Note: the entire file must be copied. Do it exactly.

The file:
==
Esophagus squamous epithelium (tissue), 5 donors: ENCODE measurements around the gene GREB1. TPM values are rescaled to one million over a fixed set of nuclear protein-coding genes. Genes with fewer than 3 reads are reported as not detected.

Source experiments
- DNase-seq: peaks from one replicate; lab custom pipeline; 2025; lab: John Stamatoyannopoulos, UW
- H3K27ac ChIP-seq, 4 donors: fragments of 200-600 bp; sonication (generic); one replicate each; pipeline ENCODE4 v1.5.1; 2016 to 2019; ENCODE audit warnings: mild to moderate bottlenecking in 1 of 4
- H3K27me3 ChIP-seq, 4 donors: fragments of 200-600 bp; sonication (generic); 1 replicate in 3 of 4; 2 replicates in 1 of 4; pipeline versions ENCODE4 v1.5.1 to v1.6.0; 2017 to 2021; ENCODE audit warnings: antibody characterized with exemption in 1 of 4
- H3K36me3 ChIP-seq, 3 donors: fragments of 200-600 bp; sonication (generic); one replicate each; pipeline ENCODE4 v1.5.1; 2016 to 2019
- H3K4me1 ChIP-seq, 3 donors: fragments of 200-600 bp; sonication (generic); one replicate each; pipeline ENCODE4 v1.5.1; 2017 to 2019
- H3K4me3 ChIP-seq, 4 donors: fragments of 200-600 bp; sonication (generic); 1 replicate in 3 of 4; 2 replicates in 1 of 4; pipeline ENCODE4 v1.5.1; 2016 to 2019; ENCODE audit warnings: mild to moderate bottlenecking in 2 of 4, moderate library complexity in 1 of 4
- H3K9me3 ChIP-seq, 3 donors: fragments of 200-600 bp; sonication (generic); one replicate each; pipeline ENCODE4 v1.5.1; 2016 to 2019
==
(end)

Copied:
Esophagus squamous epithelium (tissue), 5 donors: ENCODE measurements around the gene GREB1. TPM values are rescaled to one million over a fixed set of nuclear protein-coding genes. Genes with fewer than 3 reads are reported as not detected.

Source experiments
- DNase-seq: peaks from one replicate; lab custom pipeline; 2025; lab: John Stamatoyannopoulos, UW
- H3K27ac ChIP-seq, 4 donors: fragments of 200-600 bp; sonication (generic); one replicate each; pipeline ENCODE4 v1.5.1; 2016 to 2019; ENCODE audit warnings: mild to moderate bottlenecking in 1 of 4
- H3K27me3 ChIP-seq, 4 donors: fragments of 200-600 bp; sonication (generic); 1 replicate in 3 of 4; 2 replicates in 1 of 4; pipeline versions ENCODE4 v1.5.1 to v1.6.0; 2017 to 2021; ENCODE audit warnings: antibody characterized with exemption in 1 of 4
- H3K36me3 ChIP-seq, 3 donors: fragments of 200-600 bp; sonication (generic); one replicate each; pipeline ENCODE4 v1.5.1; 2016 to 2019
- H3K4me1 ChIP-seq, 3 donors: fragments of 200-600 bp; sonication (generic); one replicate each; pipeline ENCODE4 v1.5.1; 2017 to 2019
- H3K4me3 ChIP-seq, 4 donors: fragments of 200-600 bp; sonication (generic); 1 replicate in 3 of 4; 2 replicates in 1 of 4; pipeline ENCODE4 v1.5.1; 2016 to 2019; ENCODE audit warnings: mild to moderate bottlenecking in 2 of 4, moderate library complexity in 1 of 4
- H3K9me3 ChIP-seq, 3 donors: fragments of 200-600 bp; sonication (generic); one replicate each; pipeline ENCODE4 v1.5.1; 2016 to 2019